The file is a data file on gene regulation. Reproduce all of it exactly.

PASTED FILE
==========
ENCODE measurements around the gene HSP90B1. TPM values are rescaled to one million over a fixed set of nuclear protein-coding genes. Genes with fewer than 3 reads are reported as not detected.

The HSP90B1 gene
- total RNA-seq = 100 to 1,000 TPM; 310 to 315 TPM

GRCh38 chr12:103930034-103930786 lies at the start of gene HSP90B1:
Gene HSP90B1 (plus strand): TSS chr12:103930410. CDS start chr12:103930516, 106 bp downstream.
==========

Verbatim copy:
ENCODE measurements around the gene HSP90B1. TPM values are rescaled to one million over a fixed set of nuclear protein-coding genes. Genes with fewer than 3 reads are reported as not detected.

The HSP90B1 gene
- total RNA-seq = 100 to 1,000 TPM; 310 to 315 TPM

GRCh38 chr12:103930034-103930786 lies at the start of gene HSP90B1:
Gene HSP90B1 (plus strand): TSS chr12:103930410. CDS start chr12:103930516, 106 bp downstream.